The Big Read: Despite sky-high COE prices, Singaporeans’ car dreams never fade

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results about The Big Read: Despite sky-high COE prices, Singaporeans’ car dreams never fade

Meanwhile, Mr Kuanyu Tan, country head for Singapore at online car marketplace Carro, said: “Despite the rising cost of car ownership, about 60 per cent of our customer base are first-time buyers.”

He added: “We’re seeing demand on the rise. We sold over 3,000 cars in Singapore during our financial year 2023 (April 2022 till March 2023) and are on track to see numbers grow for financial year 2024.”

However, some industry players observed that the demand may not be even across all customers.

Mr Amos Wong, general manager of Autolink Holdings, said that prices of second-hand cars are also rising as existing car owners know that a new car of a similar model now can fetch a much higher price than when they bought it a few years ago.

“So the more price conscious buyers looking for smaller, ‘bread and butter’ type of cars are slowly being priced out,” said Mr Wong.

Based on TODAY’s interviews, some common reasons for buying a car are:

Necessity for family and work

Like Romulus, it was fatherhood that prompted Calvin the financial adviser to have his own car.

“Sometimes if around midnight you suddenly find yourself needing to rush to the hospital because your kids are sick, you won’t want to be waiting for a cab or going around finding a car-sharing vehicle,” he said.

Earlier this year, he had to rush his younger daughter to KK Children and Women’s Hospital at 1am when she ran a 40 degrees Celsius fever.

Having the assurance of his own car was worth the premium that he had to fork out for, Calvin said.

For Mr Amirul Azam, director of photography at media company Blissful Studios, he initially relied on rented cars to bring his equipment around for shoots.

But as his business recovered after the COVID-19 pandemic, it made more sense to buy his own car, he said, which he did sometime in April 2022.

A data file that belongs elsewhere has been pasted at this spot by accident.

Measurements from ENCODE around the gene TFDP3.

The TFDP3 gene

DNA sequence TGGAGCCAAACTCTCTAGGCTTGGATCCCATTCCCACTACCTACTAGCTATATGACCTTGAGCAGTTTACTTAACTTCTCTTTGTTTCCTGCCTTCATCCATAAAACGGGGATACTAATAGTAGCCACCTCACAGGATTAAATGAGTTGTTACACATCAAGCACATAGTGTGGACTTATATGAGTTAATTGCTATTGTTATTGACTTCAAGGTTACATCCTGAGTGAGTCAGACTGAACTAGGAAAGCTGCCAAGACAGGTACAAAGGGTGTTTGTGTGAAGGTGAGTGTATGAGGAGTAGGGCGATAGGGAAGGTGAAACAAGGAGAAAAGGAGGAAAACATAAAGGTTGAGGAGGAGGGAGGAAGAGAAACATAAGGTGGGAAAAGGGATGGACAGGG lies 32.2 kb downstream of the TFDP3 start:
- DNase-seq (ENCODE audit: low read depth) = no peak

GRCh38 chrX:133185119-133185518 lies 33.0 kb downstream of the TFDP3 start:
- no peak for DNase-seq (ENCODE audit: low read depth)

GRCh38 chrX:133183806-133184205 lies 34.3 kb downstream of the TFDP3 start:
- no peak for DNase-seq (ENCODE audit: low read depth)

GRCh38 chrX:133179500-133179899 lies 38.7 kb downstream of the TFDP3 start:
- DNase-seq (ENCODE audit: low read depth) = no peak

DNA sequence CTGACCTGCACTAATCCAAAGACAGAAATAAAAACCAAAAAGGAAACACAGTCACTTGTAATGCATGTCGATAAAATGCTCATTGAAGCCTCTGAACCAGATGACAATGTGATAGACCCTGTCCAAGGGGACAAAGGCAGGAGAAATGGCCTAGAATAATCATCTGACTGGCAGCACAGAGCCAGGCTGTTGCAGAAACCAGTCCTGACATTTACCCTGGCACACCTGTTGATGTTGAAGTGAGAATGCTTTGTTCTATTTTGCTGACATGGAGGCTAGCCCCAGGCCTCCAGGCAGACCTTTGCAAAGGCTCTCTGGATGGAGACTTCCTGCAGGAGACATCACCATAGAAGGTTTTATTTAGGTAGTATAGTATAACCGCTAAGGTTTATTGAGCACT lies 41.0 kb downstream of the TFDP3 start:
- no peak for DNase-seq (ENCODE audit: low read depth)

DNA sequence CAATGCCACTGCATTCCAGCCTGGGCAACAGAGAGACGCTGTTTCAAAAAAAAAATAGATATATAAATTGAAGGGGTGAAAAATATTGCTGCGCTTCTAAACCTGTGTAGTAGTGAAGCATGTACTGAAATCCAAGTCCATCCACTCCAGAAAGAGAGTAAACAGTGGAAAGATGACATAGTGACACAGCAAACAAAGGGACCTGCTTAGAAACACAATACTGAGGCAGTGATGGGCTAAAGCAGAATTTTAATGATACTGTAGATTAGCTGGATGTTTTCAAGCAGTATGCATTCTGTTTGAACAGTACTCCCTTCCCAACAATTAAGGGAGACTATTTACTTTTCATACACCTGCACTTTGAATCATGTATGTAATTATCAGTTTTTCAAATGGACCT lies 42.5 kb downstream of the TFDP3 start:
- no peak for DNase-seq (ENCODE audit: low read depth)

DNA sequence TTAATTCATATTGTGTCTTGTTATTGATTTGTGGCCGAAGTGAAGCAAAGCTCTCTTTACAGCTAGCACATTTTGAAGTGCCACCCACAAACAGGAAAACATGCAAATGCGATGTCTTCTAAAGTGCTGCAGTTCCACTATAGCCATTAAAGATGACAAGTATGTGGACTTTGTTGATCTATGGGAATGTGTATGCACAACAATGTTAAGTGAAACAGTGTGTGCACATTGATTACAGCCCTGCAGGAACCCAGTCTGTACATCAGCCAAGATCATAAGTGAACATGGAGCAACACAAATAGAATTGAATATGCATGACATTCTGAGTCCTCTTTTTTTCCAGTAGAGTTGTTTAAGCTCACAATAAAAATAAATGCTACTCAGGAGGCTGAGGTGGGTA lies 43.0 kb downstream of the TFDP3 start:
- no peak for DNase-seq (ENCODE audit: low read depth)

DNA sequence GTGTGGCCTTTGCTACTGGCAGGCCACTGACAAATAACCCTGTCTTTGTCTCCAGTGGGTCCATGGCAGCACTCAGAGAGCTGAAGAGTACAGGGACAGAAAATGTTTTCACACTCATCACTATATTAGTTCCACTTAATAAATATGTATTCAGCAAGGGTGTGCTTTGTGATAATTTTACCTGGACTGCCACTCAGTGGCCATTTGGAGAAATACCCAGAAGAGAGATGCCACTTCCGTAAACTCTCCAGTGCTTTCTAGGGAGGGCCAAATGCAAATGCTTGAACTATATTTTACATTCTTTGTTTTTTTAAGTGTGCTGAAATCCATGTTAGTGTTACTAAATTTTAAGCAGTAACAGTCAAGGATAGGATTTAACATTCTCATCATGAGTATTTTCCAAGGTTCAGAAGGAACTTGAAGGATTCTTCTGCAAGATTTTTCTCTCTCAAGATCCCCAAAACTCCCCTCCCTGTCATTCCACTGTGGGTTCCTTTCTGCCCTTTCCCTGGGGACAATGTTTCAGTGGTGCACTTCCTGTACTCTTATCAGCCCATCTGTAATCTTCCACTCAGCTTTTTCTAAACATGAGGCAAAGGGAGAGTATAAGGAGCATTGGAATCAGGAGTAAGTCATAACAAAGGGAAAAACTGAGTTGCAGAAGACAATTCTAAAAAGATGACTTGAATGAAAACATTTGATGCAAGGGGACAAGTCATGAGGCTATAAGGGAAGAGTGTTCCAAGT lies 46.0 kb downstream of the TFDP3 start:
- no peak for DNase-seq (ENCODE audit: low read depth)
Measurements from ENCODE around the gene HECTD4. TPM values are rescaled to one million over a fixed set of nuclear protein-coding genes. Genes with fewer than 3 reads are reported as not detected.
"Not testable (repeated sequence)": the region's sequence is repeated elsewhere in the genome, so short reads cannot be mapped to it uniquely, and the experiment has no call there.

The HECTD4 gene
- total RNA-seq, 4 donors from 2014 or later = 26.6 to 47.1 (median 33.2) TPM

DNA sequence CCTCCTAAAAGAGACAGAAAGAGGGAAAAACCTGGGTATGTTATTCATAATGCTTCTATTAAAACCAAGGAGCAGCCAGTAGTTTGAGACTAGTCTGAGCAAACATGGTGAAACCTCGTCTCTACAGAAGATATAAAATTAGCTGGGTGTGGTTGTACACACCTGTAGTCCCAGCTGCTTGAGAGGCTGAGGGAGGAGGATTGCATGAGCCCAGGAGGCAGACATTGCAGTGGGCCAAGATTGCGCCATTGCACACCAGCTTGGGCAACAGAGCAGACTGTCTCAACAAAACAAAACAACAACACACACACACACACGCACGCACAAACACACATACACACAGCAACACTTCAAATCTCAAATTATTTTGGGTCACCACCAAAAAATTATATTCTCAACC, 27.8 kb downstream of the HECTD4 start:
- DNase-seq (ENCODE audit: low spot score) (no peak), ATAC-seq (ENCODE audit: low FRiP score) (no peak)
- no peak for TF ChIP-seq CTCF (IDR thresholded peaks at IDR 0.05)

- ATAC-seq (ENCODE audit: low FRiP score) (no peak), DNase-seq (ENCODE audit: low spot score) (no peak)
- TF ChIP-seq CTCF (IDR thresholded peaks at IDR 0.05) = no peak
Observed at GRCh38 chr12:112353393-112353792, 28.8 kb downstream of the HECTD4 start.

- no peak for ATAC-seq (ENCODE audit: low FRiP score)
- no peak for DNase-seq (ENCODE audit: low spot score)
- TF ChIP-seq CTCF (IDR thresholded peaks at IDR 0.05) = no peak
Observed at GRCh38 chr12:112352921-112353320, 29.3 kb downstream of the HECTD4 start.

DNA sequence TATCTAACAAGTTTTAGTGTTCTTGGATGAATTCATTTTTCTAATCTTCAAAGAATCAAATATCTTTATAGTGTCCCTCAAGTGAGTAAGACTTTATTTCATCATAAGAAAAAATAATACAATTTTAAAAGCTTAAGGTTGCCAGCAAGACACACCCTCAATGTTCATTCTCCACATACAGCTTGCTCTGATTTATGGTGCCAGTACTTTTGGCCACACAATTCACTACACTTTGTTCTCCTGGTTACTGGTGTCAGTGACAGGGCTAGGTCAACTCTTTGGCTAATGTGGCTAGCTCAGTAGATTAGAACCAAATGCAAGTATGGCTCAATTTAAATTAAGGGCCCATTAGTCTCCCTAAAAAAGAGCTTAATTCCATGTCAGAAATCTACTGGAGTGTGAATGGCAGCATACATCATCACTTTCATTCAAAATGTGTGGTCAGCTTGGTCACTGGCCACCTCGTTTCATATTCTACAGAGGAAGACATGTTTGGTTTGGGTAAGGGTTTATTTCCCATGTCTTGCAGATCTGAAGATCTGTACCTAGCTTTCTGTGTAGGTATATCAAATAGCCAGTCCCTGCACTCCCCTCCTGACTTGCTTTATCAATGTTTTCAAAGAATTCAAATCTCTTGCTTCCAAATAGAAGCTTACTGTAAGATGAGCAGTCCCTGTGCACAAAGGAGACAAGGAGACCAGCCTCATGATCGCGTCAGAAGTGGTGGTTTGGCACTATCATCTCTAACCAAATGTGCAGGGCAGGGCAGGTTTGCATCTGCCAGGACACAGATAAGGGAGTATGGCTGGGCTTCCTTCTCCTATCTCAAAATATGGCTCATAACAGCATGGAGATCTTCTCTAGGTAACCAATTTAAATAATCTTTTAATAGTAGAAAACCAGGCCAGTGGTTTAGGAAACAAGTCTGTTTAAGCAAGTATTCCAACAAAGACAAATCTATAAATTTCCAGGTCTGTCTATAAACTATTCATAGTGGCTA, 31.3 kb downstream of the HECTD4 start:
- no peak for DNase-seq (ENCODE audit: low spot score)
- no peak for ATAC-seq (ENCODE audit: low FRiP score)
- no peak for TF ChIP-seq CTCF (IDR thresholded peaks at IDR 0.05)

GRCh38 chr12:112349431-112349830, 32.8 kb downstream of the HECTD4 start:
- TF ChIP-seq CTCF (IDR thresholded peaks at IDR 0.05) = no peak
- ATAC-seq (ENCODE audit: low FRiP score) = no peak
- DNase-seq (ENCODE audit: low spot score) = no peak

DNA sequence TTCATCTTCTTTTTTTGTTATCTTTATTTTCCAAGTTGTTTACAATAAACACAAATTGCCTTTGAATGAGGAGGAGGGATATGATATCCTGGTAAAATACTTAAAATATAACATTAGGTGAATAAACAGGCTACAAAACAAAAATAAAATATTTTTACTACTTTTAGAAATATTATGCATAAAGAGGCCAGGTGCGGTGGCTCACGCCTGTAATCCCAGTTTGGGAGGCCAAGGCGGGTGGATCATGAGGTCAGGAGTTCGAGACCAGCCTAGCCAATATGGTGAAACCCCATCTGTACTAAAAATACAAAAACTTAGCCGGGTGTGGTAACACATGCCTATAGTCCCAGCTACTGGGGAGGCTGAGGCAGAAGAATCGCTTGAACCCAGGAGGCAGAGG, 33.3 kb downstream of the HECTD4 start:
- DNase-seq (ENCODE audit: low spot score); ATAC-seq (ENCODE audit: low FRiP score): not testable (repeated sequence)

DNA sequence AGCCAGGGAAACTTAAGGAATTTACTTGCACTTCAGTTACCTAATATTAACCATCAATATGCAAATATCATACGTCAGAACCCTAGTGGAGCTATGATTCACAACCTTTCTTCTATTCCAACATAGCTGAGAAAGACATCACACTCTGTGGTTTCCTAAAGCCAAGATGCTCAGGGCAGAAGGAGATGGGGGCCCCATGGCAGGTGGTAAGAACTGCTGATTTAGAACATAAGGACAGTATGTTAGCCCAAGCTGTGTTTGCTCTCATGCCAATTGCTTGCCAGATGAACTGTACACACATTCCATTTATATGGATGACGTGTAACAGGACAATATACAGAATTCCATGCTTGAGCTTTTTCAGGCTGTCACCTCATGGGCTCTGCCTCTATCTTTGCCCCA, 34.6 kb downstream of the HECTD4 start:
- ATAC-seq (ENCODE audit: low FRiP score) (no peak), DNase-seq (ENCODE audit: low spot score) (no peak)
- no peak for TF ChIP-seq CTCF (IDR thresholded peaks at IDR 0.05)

“Renting a car with a similar usage pattern, just rental costs alone would reach around S$2,000 (a month),” said the 33-year-old.

“If I were to take taxis or PHVs, it would amount to around S$1,300, though I would be at the mercy of the car availability, or lack thereof.”

Comfort and convenience

Mr Syahiran told TODAY that he managed to get by for about a year with just public transport when he had his first child.

He decided to get a car a year ago as he had switched to a new job that offered more income, and at the same time, his wife was expecting their second child.

Yet, he opined that a car is not strictly necessary to lead a family life.

“I mean, at the end of the day, some people grew up without cars, even with three, four children. So it’s not impossible — (it is) just what kind of comfort level we want,” said Mr Syahiran, who recently switched jobs again and is now a financial advisor.

Similarly, Mr Ben Tan the project manager, who lives in Pasir Ris, uses his car mainly to travel for work and for leisure sports activity.

“It’s definitely something you can do without, it’s just more convenient,” he said.

Passion and Image

Associate Professor Nitin Pangarkar from the National University of Singapore Business School said that one cannot discount the “face” factor behind some Singaporeans wanting to own a car.

Such was the case for entrepreneur Aaron Rylan Keder, 35, who earlier this year bought a used Lamborghini Aventador Superveloce, a limited edition supercar, which he paid in excess of S$1 million for.

He said that when one goes for a business meeting, chances are the other party would have already done a background check on the person.

“With me buying or owning a supercar, it gives a sense of trust, sense of accomplishment to this individual, way before he meets me in person,” said Mr Aaron, who has businesses in finance advisory, renovation and property facilities management.

He said that owning certain cars also gives one membership to some enthusiast groups and exclusive clubs, which provides invaluable business networking opportunities.

Mr Chan from Sgcarmart noted that the luxury car segment has seen “the most notable growth” over the last 10 years.

“This is especially true in this current high-COE climate. The luxury segment is typically less price-sensitive when it comes to COE changes,” he added.

Assoc Prof Theseira said that the aspirational factor behind wanting to own cars has remained important to some buyers.

“The fact is that luxury car brands in Singapore continue to do well, even though today, mass market brands often have similar levels of safety, equipment, quality, and features,” he said.

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